The vaccine and abortion (2) How do we make ethical decisions?

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The other day. I posted an article looking at the moral dilemma created by the fact that over the years, those creating vaccines have relied on cells harvested from aborted embryos in order to cultivate vaccines.  A few people began to openly wrestle with the implications to this.  They expressed discomfort at the news and the implication for their own choice.  I think it is a good thing when we acknowledge that a decision is hard and requires us to wrestle with it.  In that context one person asked the question “What would Jesus do or say?”

I think that’s a good question to be asking.  Indeed, because the whole of Scripture is God’s Word where he speaks, because it tells us about what he does and because Jesus is named as “The Word” we can also phrase that in terms of “What does God/The Bible do and say?”

In this article I wanted to highlight some of the factors we need to consider when making ethical issues along these lines. The first one is that it means we will make decisions in the light of Creation.  God is the one who brings life into being. All life is owed to him.  Two important implications here are, first that humans are made in God’s image (Genesis 1:26-28) and so carry value and dignity. I believe that this includes embryos. Life begins at conception, whether naturally within the womb or with medical help outside of the womb.[1]

Incidentally, this helps answer another question asked recently which was about where was the soul of an embryo kept frozen outside of the womb prior to a mother being fertilised through IVF. My answer would be that the soul is there in the embryo just as we would consider it to be there when a baby is growing in the womb after conception. Consciousness is not a precondition for the embryo being considered a person, no more or less than with an adult who may be in a deep coma on life support.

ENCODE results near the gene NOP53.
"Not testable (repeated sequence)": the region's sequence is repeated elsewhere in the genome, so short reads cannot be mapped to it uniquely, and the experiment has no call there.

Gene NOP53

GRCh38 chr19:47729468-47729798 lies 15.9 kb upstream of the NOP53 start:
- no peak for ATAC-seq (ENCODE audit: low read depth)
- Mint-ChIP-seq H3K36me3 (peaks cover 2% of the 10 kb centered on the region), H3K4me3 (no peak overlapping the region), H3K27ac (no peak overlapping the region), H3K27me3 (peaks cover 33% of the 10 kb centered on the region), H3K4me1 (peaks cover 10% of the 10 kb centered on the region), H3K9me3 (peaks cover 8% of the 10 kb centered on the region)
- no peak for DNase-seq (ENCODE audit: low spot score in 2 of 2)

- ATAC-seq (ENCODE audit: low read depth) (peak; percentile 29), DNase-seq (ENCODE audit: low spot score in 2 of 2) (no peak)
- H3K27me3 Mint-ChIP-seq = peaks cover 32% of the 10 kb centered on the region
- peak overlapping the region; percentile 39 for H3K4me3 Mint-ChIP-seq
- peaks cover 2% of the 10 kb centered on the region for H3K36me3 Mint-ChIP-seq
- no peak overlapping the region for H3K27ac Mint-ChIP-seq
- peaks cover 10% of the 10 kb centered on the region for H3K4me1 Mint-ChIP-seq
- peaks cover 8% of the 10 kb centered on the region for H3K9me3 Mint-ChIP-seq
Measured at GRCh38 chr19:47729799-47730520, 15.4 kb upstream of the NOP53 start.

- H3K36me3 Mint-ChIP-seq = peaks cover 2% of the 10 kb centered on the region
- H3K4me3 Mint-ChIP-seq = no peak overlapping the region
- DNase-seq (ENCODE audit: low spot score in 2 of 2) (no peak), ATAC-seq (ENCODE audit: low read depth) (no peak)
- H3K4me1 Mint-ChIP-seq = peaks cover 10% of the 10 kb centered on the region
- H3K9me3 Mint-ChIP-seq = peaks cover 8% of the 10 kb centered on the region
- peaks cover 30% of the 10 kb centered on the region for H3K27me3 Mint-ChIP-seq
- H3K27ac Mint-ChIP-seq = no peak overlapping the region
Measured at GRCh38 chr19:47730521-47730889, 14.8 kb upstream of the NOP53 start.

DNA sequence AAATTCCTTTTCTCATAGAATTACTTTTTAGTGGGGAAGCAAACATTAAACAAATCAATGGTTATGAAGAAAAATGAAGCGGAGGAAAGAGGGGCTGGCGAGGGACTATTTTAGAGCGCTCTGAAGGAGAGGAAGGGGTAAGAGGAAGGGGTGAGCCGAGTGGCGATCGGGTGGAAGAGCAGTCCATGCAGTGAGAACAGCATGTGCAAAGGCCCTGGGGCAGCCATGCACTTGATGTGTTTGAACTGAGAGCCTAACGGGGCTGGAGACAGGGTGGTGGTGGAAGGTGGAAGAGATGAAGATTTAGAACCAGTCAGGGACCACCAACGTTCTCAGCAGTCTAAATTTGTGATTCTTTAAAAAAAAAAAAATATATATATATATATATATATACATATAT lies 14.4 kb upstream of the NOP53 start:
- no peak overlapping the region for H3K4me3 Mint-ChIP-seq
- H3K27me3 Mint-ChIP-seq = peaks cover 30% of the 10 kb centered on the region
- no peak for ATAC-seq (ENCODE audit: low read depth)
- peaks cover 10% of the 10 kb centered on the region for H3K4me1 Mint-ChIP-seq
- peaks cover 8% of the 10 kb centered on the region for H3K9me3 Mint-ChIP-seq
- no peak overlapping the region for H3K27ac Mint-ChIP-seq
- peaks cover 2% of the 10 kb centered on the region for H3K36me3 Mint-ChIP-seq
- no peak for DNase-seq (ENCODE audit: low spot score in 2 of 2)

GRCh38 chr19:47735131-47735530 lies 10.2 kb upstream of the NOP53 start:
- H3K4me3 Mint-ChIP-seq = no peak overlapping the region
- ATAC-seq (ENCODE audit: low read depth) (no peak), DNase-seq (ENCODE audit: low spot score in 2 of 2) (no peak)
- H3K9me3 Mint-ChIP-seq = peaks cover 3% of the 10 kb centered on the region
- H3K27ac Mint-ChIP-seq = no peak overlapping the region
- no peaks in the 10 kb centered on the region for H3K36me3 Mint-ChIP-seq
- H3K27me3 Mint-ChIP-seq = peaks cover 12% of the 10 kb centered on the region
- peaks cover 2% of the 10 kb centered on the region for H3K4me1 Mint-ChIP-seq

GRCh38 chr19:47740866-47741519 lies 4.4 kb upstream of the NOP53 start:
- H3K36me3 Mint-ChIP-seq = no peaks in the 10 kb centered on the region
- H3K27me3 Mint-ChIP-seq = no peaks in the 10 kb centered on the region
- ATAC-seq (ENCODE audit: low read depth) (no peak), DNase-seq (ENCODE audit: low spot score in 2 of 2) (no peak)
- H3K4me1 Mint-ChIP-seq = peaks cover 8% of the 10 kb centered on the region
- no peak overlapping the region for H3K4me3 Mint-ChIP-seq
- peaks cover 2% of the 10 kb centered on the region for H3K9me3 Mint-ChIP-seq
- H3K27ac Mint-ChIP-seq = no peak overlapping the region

It is this that causes me to object to abortion and to experimentation on embryos such as with stem cell research.  It also has implications for how we approach and make decisions about fertility treatment. However we approach it and what ever decisions we run with, we cannot simply consider any embryos produced as spare.

The second factor, and the unique point about Christian ethics is that we view decisions in the light of the death and resurrection of Jesus Christ.  I would encourage you to read Oliver Donovan, “Resurrection and Moral Order” on this, a challenging but worthwhile read. You will notice that in my earlier article I talk in terms of death being followed by life. This is so important to our thinking.

This means, thirdly that all of our ethical decisions happen in the context of grace. What I mean by this is that we have recognised they are often not easy. I may make bad decisions based on faulty information, my own finite ability to process it and human frailty and fallenness meaning that there may be selfish factors as to why I end up leaning into decisions that seem to best suit me.  Grace is not an excuse for being careless in my decision making[2] but grace is important for how I look back on my decisions, especially when I regret them to know that there is grace and forgiveness for when I get it wrong.

This also means that I should treat the decisions of others with grace especially when I disagree with them. Paul in both Romans and 1 Corinthians talks about the weak and the strong brother.The strong should not simply force their own position on the weak. Now, this does not mean that there isn’t a right and wrong option but it does remind us to treat others with grace and compassion. It is usually best to assume that I take the position of the strong brother in order that my attitude to others is shaped by grace, humility and a willingness to give up my own rights rather than by  sense of entitlement so that I expect my views always to be preferred.

These factors may or may not change the outcome of your own decision on the vaccination. However, regardless of whether they change your mind, they should shape how you make your decision and how you respond to the decisions made by others.

[1] See e.g. Jeremiah 1:5 and Psalm 139:15-16


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